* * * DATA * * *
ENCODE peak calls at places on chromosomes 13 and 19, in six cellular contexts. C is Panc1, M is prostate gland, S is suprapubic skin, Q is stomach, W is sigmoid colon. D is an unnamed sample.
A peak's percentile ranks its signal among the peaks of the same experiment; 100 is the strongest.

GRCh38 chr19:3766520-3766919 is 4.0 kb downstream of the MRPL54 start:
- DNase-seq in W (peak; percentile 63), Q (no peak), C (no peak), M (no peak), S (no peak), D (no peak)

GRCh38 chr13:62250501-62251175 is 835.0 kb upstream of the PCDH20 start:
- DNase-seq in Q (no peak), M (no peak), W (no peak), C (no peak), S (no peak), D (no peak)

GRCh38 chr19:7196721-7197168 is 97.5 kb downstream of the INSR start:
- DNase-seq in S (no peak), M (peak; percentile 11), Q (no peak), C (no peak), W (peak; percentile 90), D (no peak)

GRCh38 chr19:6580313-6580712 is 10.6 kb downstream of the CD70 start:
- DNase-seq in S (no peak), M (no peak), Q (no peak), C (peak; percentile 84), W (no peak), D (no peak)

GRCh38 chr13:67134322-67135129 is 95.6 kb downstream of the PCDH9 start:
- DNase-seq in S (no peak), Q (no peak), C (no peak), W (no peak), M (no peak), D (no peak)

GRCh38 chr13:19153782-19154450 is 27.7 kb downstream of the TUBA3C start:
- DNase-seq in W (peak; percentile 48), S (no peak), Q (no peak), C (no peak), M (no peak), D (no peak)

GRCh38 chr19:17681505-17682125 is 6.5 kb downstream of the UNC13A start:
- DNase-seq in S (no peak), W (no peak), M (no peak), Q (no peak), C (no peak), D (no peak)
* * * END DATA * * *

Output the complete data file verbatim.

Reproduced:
ENCODE peak calls at places on chromosomes 13 and 19, in six cellular contexts. C is Panc1, M is prostate gland, S is suprapubic skin, Q is stomach, W is sigmoid colon. D is an unnamed sample.
A peak's percentile ranks its signal among the peaks of the same experiment; 100 is the strongest.

GRCh38 chr19:3766520-3766919 is 4.0 kb downstream of the MRPL54 start:
- DNase-seq in W (peak; percentile 63), Q (no peak), C (no peak), M (no peak), S (no peak), D (no peak)

GRCh38 chr13:62250501-62251175 is 835.0 kb upstream of the PCDH20 start:
- DNase-seq in Q (no peak), M (no peak), W (no peak), C (no peak), S (no peak), D (no peak)

GRCh38 chr19:7196721-7197168 is 97.5 kb downstream of the INSR start:
- DNase-seq in S (no peak), M (peak; percentile 11), Q (no peak), C (no peak), W (peak; percentile 90), D (no peak)

GRCh38 chr19:6580313-6580712 is 10.6 kb downstream of the CD70 start:
- DNase-seq in S (no peak), M (no peak), Q (no peak), C (peak; percentile 84), W (no peak), D (no peak)

GRCh38 chr13:67134322-67135129 is 95.6 kb downstream of the PCDH9 start:
- DNase-seq in S (no peak), Q (no peak), C (no peak), W (no peak), M (no peak), D (no peak)

GRCh38 chr13:19153782-19154450 is 27.7 kb downstream of the TUBA3C start:
- DNase-seq in W (peak; percentile 48), S (no peak), Q (no peak), C (no peak), M (no peak), D (no peak)

GRCh38 chr19:17681505-17682125 is 6.5 kb downstream of the UNC13A start:
- DNase-seq in S (no peak), W (no peak), M (no peak), Q (no peak), C (no peak), D (no peak)